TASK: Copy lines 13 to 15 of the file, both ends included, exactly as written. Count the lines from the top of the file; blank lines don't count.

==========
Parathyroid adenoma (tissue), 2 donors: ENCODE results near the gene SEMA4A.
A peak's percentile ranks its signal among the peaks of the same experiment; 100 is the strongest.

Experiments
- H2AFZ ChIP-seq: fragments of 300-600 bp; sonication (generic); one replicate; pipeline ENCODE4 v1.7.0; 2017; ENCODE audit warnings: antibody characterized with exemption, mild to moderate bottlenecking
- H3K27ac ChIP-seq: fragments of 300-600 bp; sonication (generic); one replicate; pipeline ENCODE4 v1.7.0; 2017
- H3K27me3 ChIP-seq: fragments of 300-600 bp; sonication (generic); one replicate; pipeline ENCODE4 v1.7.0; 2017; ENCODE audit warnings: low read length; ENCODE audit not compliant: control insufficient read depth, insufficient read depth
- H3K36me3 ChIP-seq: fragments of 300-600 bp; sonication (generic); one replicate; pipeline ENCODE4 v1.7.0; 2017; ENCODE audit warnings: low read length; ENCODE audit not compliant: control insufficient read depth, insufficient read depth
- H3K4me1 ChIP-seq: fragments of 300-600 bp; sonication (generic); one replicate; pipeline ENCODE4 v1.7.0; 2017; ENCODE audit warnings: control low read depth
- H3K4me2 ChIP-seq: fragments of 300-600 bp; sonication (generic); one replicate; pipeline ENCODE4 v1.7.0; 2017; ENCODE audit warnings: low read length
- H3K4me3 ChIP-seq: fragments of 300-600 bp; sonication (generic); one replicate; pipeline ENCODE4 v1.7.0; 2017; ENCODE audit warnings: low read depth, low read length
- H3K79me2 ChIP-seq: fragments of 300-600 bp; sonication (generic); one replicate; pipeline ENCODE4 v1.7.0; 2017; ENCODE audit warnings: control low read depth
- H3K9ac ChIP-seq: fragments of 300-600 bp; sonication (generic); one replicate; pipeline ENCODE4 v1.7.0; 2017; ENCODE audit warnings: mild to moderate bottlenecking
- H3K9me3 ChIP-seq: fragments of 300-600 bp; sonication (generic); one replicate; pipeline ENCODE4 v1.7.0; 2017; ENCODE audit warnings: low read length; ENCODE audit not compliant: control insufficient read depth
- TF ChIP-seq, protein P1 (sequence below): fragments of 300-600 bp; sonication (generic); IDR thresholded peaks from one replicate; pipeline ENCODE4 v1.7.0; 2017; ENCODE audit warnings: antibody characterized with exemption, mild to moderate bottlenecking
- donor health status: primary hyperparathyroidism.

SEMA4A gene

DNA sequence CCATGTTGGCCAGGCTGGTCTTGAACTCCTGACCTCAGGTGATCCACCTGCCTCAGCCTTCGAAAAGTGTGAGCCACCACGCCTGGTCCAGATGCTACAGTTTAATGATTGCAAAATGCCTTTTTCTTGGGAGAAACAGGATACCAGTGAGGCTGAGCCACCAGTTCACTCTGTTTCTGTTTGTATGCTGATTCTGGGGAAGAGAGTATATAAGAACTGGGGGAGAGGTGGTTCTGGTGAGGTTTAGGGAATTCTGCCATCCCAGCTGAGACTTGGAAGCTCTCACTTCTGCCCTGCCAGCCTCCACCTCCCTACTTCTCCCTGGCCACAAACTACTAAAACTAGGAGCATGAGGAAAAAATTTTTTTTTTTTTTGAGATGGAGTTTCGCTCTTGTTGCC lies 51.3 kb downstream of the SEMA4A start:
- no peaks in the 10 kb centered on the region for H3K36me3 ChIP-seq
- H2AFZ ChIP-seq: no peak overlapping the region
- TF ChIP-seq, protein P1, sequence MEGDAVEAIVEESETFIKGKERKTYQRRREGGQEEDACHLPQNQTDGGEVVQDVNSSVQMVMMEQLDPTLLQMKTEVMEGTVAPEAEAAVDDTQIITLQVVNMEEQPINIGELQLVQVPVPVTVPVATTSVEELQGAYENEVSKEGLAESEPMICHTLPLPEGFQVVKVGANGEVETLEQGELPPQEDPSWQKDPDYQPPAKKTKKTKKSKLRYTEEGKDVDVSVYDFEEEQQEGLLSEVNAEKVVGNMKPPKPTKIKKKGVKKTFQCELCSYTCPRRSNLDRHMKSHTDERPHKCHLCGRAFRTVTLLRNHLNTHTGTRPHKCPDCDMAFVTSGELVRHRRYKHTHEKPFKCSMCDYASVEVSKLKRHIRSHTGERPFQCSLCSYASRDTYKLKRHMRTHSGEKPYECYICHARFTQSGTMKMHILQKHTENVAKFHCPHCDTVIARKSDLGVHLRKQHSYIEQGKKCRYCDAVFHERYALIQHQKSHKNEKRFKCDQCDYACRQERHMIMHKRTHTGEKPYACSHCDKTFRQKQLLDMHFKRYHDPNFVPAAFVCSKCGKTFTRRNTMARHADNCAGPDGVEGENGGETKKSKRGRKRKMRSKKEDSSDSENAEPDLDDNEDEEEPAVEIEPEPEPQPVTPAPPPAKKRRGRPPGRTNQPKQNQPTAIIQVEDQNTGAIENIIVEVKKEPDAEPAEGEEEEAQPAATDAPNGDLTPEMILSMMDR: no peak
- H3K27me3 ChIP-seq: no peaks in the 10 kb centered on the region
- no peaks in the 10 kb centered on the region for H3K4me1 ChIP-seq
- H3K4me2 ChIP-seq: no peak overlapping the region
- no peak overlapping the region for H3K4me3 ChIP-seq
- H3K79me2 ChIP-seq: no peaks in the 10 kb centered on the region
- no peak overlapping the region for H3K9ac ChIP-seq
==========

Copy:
- H3K9me3 ChIP-seq: fragments of 300-600 bp; sonication (generic); one replicate; pipeline ENCODE4 v1.7.0; 2017; ENCODE audit warnings: low read length; ENCODE audit not compliant: control insufficient read depth
- TF ChIP-seq, protein P1 (sequence below): fragments of 300-600 bp; sonication (generic); IDR thresholded peaks from one replicate; pipeline ENCODE4 v1.7.0; 2017; ENCODE audit warnings: antibody characterized with exemption, mild to moderate bottlenecking
- donor health status: primary hyperparathyroidism.